13,126 posts, read 15,928,232 times
Reputation: 9150
One thing many people do not know about the 1996 Atlanta Olympics: it was the first event in history that "attempted" to be reported to the world via some new-fangled medium called the World Wide Web. I was working in the Olympic Press Cemter at the Apparel Mart, where Olympic sponsor IBM had set up this elaborate computer system that was *supposed* to deliver results immediately to registered news agencies and then around the globe. It was a complete and total failure, almost. The thing only worked it fits and spurts and most media outlets resorted to receiving and sending information out over the wires. Inside the press center, you could pick up and read HUNDREDS of newspapers from around the world, everyday! How they manages to fly them all in I'll never know. But that was the only way reporters could see what the end product looked like -- there was no Internet and email was a luxury! The AJC published 24/7 around the clock -- AJC.com was not launched until the following year! And they were one of the first major metro papers to do so. The technology that waa created for the Atlanta games was directly responsible for the rapid development of news web sites in the late 1990s! PUT YOUR HEAD AROUND THAT!
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Old 07-02-2012, 10:19 AM
 
1,347 posts, read 1,005,296 times
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I didn't live in Atlanta but in Murray County in north GA at the time and the torch went by not 50 ft from my front door. The company I worked for at the time was a big sponser of the games so all the employees were given bags,cups,hats,towels etc. all with the olympic rings on them. The company gave away at least a couple hundred tickets to different events and ceremonies. T.V.'s were brought in and we watched the games at work every day. Lots of good memories!!!
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Old 07-02-2012, 12:03 PM
 
2,861 posts, read 6,259,832 times
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For anyone who wants to relive the Atlanta Olympic experience, the Atlanta History Center has a permanent exhibit on the Centennial Olympic Games. You can see old footage, hear the music, look at memorabilia and take an interactive quiz. It really is well done.
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Old 07-02-2012, 01:46 PM
 
88 posts, read 103,483 times
Reputation: 85
I remember the Olympics quite vividly, it was amazing and one of the best summer's ever. Wish we could have had it every year, at least that's what I thought as a 14 year old who didn't have to drive in the traffic, though yeah the traffic wasn't nearly as dire as predicted. Anyway, it was a great time, we had my family from Michigan down that stayed at our house and we went into town every day that first week of the Games. I actually did get to go to a sporting event, I saw the Dream Team play Lithuania at the Dome. Was cool to have basketball played there though the sight lines weren't great, we were in the upper deck on the end.

Great memories though being down at the park, walking through the streets. Sure it was a carnival atmosphere, I didn't find it as tacky as many, it was an event, it was cool to be around people from around the world. Of course riding MARTA being close to all of those people after a warm afternoon wasn't very comfy. That was kind of crazy, didn't experience that many on the subway until Obama's inauguration in D.C. Anyway, it was an epic 16 days. Hated the bombing though, I remember how somber the mood was that next day. My family left that morning and I was up all night watching the coverage. I have 3 hours of the coverage taped on VHS.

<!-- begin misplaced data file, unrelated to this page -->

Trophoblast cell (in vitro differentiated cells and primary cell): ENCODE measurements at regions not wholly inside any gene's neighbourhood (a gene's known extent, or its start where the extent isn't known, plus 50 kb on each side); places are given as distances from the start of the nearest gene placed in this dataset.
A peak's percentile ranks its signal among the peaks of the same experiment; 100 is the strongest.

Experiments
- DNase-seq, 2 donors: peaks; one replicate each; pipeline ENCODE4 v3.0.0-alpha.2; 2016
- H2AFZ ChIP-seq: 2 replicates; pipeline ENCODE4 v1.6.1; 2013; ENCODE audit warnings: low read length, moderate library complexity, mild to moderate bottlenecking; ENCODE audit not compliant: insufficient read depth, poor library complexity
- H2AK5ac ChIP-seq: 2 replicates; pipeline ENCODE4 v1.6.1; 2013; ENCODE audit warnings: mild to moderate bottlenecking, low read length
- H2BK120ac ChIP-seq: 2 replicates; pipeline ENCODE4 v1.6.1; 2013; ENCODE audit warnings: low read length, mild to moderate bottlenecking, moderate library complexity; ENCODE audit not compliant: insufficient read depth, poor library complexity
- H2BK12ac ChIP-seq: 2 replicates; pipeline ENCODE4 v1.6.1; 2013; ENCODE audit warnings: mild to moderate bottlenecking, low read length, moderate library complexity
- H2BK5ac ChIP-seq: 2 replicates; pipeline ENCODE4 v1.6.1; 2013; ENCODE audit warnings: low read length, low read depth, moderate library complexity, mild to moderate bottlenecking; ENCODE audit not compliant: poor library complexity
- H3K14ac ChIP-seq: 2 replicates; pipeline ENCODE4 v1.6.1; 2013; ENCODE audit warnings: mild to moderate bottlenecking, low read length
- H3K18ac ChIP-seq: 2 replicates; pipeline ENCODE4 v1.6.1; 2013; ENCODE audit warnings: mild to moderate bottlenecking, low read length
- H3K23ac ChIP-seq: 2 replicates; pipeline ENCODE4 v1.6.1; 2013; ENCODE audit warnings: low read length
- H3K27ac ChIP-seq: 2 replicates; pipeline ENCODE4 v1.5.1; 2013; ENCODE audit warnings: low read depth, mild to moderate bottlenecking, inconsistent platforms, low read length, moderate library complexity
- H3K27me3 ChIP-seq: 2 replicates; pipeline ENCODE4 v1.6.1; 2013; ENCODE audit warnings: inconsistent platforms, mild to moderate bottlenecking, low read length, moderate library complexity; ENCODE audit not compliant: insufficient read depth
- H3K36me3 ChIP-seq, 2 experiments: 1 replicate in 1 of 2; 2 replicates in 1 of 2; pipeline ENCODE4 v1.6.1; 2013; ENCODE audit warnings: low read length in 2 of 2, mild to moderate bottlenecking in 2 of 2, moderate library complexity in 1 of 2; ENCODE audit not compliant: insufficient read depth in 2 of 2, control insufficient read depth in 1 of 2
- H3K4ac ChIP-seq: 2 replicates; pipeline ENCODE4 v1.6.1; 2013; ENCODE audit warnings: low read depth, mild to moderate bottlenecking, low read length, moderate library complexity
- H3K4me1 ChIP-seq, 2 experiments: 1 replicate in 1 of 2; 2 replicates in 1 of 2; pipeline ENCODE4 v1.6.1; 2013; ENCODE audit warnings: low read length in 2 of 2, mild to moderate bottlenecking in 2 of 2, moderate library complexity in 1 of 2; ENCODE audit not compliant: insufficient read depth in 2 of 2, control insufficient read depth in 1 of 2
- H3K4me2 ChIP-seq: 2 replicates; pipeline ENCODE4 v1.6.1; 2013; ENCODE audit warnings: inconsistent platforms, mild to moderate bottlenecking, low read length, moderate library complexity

Oh and each Olympics there is a sport that I pay a lot of attention to and watch more and in 96 it was tennis. I grew to love it and eventually played it in school, hosted tournaments in my neighborhood years later. They used to have an "Olympic extra" coverage just for Atlanta during the afternoons between the national coverage on NBC and they'd always show tennis. I tried to watch every bit of the Olympics since it was in my hometown.
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Old 07-02-2012, 11:56 PM
 
Location: Savannah GA
13,126 posts, read 15,928,232 times
Reputation: 9150
Anybody remember the "Countdown to the Olympics" digital clock that hung on each side of the Civic Center MARTA station over the Downtown Connector? It began counting backward from Day 1,000 I think and we didn't think the games would EVER get here. To this day, every time I drive under there I look up expecting to see it. So sad.
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Old 07-18-2012, 12:42 AM
 
3,408 posts, read 8,485,552 times
Reputation: 1922
For some reason, I've been more nostalgic about the '96 Olympics now than any other olympics year. Maybe because this year has a similar feel culturally and politically. I was just watching Muhammad Ali lighting the torch last night on YouTube. One thing I remember about the Olympics is the weather, which gave people all over the world that it rains a lot in Atlanta (and its hot and humid). I was working at a Wendy's and met a lot of people who were there for the games, and I remember a group of four girls who were friends of a U.S. diver (she might have won a medal, but I'm not sure, but I did see her name on TV later on).

Aside from the Olympics, the summer of '96 had a lot of good memories overall. I remember the Macarena and "Independence Day", but the best memory about that summer is the trip to Colorado.